Is Your Birth Control as Safe as You Think?
By Laura Beil
Photo Credit: Richard Pierce
Merck, hoping to avoid a similar fallout, is standing by its product. "The decision was made to use this particular form of progestin [in Nuva Ring] because of the long history of safety and efficacy," says Dr. Michelle Vichnin, one of Merck's medical directors. When contacted by Marie Claire regarding the pending lawsuits, a Merck spokesperson stated: "The company intends to defend itself against these lawsuits." Possibly helping their case: In March 2010, researchers from the Cochrane Collaboration, a respected international organization that reviews published scientific data, analyzed 10 randomized studies of NuvaRing involving 3,000 women. They found that only two women in the study group developed clots, and one was later found to have a genetic risk.
Often lost in the discussion is just how unlikely the average healthy woman's chances of getting a blood clot are, whether she takes a second- or third-generation birth control. The risk of blood clots for women on a desogestrel-based contraceptive is about 30 out of 100,000, according to some studies still less than half a percent. You're more likely to get struck by lightning over the course of your lifetime. And that risk is still severalfold less than that of a woman who is pregnant or postpartum. Another issue undermining the claims against Merck is the scope of prior studies, which didn't look at a large enough pool of NuvaRing users, according to Dr. Andrew Kaunitz, a professor at the Department of Obstetrics & Gynecology at the University of Florida in Jacksonville. (Kaunitz consults for several pharmaceutical companies, including Merck.) To investigate the effect of something so marginal, he says, scientists need to conduct much bigger studies on women who do not have any known risk factors for clots. "When you're looking at rare events, even small biases can throw off your findings," says Kaunitz.
Larger studies are on the way. Merck is currently underwriting a massive trial of some 30,000 NuvaRing and pill users the largest, most comprehensive study of the contraceptive to date. The company says it expects to publicize results next year. "The study was started because we wanted to answer questions that were being discussed in the medical community," says Merck's Vichnin. Meanwhile, all eyes are on the impending litigation against fourth-generation pills like Yaz and Yasmin, also under fire for their potential blood clot risks and set to go to trial in September.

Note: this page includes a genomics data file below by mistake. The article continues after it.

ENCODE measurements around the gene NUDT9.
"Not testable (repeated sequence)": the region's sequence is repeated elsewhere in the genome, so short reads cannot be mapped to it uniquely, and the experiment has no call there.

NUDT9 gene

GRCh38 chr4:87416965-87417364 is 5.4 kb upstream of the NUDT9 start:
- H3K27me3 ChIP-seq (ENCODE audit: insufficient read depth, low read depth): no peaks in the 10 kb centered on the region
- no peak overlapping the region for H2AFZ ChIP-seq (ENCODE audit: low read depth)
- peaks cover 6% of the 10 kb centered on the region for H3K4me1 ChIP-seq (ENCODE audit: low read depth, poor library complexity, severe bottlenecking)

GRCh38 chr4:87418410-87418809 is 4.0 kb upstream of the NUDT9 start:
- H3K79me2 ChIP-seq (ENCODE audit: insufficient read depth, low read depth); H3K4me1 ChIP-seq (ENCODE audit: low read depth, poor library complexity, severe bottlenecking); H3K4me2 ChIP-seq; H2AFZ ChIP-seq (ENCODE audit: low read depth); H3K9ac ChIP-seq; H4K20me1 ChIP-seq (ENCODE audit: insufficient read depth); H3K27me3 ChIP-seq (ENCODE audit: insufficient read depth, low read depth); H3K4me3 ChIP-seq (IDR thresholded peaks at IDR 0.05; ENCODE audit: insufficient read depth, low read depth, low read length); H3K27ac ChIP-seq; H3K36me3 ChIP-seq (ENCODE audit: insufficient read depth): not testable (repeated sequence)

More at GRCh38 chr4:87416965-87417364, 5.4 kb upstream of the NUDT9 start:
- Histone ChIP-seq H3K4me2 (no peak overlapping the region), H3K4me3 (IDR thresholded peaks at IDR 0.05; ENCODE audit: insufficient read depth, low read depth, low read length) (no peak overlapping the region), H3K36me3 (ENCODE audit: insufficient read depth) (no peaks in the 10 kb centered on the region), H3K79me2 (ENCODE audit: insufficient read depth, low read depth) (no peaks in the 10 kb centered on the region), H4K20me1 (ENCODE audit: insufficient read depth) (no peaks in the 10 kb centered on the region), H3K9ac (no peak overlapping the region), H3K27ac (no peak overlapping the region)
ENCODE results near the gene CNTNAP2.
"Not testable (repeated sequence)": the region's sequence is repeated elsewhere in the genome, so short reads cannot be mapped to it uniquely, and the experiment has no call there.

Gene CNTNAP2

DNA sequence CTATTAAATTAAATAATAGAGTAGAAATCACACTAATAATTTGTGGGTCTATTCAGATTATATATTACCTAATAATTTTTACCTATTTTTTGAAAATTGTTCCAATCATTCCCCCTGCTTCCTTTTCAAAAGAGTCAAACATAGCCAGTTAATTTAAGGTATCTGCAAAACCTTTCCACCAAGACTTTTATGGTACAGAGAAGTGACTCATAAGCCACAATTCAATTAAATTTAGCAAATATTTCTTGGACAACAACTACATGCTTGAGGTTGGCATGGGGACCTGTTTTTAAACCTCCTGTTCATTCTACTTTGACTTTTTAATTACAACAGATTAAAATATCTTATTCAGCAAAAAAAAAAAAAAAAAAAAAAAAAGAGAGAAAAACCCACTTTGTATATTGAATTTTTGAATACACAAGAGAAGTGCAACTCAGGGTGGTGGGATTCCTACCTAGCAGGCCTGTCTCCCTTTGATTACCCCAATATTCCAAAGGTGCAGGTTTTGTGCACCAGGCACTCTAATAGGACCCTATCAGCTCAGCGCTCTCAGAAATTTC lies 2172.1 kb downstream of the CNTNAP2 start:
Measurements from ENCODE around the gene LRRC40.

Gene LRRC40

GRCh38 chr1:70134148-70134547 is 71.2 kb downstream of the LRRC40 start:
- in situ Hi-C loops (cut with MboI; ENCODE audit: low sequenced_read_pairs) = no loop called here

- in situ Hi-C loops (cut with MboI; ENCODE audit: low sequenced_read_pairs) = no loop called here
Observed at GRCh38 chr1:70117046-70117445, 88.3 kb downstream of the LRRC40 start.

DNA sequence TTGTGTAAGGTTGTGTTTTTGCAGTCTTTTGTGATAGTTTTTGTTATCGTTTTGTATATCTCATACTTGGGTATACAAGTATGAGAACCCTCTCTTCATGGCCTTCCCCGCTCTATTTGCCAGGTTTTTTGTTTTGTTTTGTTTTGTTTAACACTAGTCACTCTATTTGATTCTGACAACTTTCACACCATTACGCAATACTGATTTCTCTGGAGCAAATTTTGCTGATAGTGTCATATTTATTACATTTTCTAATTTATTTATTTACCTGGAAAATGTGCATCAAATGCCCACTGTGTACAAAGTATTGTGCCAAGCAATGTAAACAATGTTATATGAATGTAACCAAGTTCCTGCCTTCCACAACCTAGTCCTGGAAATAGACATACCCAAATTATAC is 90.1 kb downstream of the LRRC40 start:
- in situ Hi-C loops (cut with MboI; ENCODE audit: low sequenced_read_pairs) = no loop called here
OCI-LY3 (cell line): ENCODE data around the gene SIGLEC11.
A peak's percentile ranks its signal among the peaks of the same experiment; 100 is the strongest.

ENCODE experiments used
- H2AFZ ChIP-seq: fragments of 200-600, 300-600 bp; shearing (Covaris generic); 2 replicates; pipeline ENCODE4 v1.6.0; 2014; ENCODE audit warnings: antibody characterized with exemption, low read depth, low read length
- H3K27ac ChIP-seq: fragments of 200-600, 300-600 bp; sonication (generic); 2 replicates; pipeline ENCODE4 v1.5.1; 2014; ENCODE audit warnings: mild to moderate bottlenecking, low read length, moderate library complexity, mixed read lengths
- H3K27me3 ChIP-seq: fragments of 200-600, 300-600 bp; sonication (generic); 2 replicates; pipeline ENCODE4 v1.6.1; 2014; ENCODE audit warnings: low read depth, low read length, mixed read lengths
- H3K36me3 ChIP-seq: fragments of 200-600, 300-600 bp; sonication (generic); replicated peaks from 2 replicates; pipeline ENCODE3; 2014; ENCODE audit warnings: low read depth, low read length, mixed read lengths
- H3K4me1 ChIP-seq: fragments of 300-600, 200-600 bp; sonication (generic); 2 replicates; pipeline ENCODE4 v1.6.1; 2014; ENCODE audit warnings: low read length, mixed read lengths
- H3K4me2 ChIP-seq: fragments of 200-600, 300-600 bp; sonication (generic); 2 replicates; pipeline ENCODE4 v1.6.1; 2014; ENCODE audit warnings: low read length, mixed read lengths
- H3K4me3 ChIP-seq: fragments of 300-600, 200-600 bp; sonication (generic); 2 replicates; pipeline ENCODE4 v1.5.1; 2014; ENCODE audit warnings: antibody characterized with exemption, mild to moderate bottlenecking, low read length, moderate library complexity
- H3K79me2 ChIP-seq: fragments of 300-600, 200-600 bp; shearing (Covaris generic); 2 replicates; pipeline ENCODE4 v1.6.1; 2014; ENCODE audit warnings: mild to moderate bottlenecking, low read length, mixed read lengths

So what should NuvaRing users do in the meantime? Don't be afraid to ask your doctor questions about which birth control is right for you, given your medical history and lifestyle. There are close to 100 oral and pill-free contraceptives on the market today, yet many women take whatever their gynecologist recommends, no questions asked. Says epidemiologist Rosendaal, "It's not like there aren't options."
A healthy woman's risk of a blood clot increases dramatically if she takes birth control with estrogen. Here's what you need to know to diagnose and prevent a clot:
What is a blood clot? A tiny buildup of platelets and blood plasma proteins caused by decreased blood flow to the lower extremities. Pregnancy, obesity, or being squashed like a sardine on a flight to Hong Kong all allow blood to pool, which can lead to a clot. On top of that, estrogen from oral contraceptives increases the levels of four of the blood's 12 clotting factors, making clots more likely, says Barbara Dehn, a nurse practitioner with the Women Physicians OB/GYN Medical Group in Mountain View, California.
Telltale symptoms: Cramplike leg pain and red, swollen, or warm skin. Chest pain, shortness of breath, and heart palpitations may signal a pulmonary embolism (meaning a piece of the clot has broken off and traveled to the lungs). If you have any of these symptoms, get to the emergency room. Doctors will give you blood-thinning drugs; in an extreme emergency, you'll get an injection of a "clot-busting" drug like TPA (tissue plasminogen activator).
Preventive measures: Drinking 8 ounces of water every two hours when on a plane will make a clot less likely. And do five minutes of toe raises or calf flexes every hour while traveling, says Dr. Mark Melrose, an emergency room physician and cofounder of Urgent Care Manhattan, a walk-in medical practice in New York. If you're pregnant or have had a clot before, wear support stockings (thick, tight panty hose that encourages circulation). And don't smoke it increases the risk by a factor of nine, according to one study.
Genes count. Get a "clotting workup," a blood test to detect inherited clotting disorders like factor V Leiden or a protein C or S deficiency. The conditions are rare, but if a family member has had a clot, get tested. (It costs about $200 if your insurance doesn't cover it.) Dehn recently told a patient whose sister had had a clot-related stroke to take the test before starting birth-control pills with estrogen. It turned out she had factor V Leiden, an inherited clotting disorder found in, on average, 5 percent of Caucasians; 2 percent of Latinos; and 1 percent or fewer of African-Americans, Native Americans, and Asians. She chose a different birth control, totally "blown away she could've put her life at risk," says Dehn. Sophia Banay Moura